Ben Pieratt, who you may recall as the cofounder of Svpply (and many other diverse projects), has a new project called Dead Bookstore, wherein full-sheet pages of old books become art prints for sale. But there’s a DIY component as well…Pieratt helps you track down the original texts and has posted instructions so you can make your own prints.
Designer Ben Pieratt calls Hessian “an invader, an ode, a brand in waiting, a pitch to the market”. It is also a fully developed brand (logos, Twitter handle, web themes, app icons, etc.) for sale.
As a newborn idea, Hessian is aggressive and evolving. Its only conduit the working mind of designer Ben Pieratt, it fights for life by building meme-hooks through studies in contrasts, nostalgia, repetition and confusion. The Hessian could be a restaurant, a start-up, a clothing brand or more.
Like any great brand, Hessian is for sale. The current asking price is $18,000.
Ben Pieratt is the CEO of Svpply, a social shopping startup. He recently wrote a great post subtitled “I have no idea what I’m doing” that reveals the rarely seen flipside to the macho show-no-weakness tech startup scene.
My situation is blessed and I rarely let a day go by that I don’t say a silent prayer in thanks for the position in which I’ve found myself, but good gracious is this hard.
The most frustrating part is that it is difficult to get into a rhythm in your work when you have no real understanding of the next steps you need to take. There’s no opportunity for flow if both outcome and process are foreign experiences. There’s just a lot of poking around and mystery and inadvertent negligence.
Svpply has been open to the public for six months now. Our progress has been slow for a variety of reasons. We have not launched as many new features as I would expect, or even drastically improved the ones we launched with. I own these problems, they can be traced directly back to my inabilities and inexperience, sometimes directly, other times in the form of my not having anticipated or recognized situations for what they were as soon as I could have.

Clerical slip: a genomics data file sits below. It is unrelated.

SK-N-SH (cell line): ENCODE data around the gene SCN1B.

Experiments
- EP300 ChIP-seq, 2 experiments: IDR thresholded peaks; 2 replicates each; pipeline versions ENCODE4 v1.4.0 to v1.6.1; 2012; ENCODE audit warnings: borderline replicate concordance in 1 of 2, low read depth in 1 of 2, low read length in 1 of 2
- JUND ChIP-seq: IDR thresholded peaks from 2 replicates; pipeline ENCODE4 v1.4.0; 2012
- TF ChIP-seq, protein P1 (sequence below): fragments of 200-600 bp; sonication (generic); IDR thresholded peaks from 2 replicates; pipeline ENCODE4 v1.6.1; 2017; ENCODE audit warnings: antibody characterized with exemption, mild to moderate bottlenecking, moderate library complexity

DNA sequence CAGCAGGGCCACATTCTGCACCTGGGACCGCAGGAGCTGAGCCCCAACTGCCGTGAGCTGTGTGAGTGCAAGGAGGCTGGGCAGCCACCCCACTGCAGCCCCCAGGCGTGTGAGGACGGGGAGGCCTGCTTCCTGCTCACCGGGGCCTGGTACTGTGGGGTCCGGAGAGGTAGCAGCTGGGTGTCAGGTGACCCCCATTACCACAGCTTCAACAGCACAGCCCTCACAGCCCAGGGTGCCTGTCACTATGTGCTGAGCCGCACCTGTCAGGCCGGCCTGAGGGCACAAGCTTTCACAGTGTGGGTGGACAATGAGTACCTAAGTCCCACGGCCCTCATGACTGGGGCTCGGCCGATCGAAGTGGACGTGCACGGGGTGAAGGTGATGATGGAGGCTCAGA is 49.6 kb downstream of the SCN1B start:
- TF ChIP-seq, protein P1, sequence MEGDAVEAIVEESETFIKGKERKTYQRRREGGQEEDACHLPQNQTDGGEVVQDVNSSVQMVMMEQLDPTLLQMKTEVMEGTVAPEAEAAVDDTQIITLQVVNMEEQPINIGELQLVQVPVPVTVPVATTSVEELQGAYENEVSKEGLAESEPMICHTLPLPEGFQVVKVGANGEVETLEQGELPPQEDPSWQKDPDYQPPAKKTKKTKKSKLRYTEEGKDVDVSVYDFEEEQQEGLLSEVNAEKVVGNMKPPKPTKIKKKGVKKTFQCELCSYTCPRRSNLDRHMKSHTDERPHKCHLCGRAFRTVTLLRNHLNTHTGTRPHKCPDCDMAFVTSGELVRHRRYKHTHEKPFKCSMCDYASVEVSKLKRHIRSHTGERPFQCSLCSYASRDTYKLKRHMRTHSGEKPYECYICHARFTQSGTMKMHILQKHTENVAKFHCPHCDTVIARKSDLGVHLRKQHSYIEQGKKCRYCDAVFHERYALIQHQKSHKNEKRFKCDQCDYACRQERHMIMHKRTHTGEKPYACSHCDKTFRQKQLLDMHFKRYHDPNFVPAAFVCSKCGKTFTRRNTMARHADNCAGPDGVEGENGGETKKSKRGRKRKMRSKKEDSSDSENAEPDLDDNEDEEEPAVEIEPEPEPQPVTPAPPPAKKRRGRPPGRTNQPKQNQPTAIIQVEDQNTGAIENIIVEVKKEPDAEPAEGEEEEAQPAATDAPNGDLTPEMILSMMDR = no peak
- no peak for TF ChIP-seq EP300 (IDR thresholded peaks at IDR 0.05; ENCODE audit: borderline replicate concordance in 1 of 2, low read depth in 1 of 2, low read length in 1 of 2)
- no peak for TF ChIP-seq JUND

From Ben Pieratt’s blog, In praise of quitting your job.
I think it comes down to the fact that, for some people, work is personal. Personal in the same way that singing or playing the piano or painting is personal.
As a creative person, you’ve been given the ability to build things from nothing by way of hard work over long periods of time. Creation is a deeply personal and rewarding activity, which means that your Work should also be deeply personal and rewarding. If it’s not, then something is amiss.
Creation is entirely dependent on ownership.
Ownership not as a percentage of equity, but as a measure of your ability to change things for the better. To build and grow and fail and learn. This is no small thing. Creativity is the manifestation of lateral thinking, and without tangible results, it becomes stunted. We have to see the fruits of our labors, good or bad, or there’s no motivation to proceed, nothing to learn from to inform the next decision. States of approval and decisions-by-committee and constant compromises are third-party interruptions of an internal dialog that needs to come to its own conclusions.